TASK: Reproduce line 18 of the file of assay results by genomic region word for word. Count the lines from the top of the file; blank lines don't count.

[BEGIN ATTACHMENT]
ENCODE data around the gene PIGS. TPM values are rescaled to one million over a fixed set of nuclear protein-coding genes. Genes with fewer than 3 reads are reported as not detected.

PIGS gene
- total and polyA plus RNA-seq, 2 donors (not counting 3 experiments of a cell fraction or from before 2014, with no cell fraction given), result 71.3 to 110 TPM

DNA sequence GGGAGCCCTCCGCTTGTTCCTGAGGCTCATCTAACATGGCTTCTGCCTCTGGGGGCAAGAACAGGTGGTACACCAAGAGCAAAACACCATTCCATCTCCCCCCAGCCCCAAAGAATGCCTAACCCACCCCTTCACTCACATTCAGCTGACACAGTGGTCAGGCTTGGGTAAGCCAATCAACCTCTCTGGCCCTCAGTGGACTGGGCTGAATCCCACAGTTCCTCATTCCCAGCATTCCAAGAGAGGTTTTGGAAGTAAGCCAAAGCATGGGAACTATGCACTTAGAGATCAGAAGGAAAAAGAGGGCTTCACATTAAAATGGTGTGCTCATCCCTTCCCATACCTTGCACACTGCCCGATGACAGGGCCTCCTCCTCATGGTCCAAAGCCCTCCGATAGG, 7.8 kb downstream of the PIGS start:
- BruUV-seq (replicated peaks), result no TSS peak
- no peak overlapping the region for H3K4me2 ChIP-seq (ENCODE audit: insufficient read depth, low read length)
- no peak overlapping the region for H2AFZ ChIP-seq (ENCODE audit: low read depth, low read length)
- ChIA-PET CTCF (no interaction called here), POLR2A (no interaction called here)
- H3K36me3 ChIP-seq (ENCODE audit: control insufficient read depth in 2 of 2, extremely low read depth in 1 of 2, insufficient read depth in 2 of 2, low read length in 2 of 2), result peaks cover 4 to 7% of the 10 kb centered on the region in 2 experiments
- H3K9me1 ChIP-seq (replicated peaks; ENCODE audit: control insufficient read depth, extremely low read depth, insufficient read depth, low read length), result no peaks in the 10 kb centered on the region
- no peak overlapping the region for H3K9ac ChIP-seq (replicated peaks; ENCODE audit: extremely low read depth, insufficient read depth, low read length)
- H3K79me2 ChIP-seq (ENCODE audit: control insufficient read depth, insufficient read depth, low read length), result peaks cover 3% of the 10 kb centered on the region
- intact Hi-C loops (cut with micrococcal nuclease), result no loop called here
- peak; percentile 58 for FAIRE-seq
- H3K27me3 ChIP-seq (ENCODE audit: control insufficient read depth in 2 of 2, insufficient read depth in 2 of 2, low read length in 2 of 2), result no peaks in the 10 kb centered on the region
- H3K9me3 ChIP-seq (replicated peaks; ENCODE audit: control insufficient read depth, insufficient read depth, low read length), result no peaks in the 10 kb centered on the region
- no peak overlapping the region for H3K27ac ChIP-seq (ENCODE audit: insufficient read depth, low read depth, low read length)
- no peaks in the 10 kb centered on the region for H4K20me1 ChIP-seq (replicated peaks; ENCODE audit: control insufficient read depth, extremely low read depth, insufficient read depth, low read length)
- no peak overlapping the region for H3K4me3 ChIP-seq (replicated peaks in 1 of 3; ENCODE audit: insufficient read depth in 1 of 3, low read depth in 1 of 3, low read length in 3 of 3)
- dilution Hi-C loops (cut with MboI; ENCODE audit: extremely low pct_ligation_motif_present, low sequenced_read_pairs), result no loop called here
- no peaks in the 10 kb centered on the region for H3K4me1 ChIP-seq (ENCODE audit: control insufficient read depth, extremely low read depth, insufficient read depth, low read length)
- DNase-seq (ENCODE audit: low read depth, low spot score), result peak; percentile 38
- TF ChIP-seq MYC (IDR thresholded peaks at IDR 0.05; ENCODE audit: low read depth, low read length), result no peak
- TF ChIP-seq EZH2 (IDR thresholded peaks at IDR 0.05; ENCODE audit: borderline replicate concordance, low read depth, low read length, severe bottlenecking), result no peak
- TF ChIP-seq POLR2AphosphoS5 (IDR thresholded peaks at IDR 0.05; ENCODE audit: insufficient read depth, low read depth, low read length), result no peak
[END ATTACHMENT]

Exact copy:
- no peaks in the 10 kb centered on the region for H4K20me1 ChIP-seq (replicated peaks; ENCODE audit: control insufficient read depth, extremely low read depth, insufficient read depth, low read length)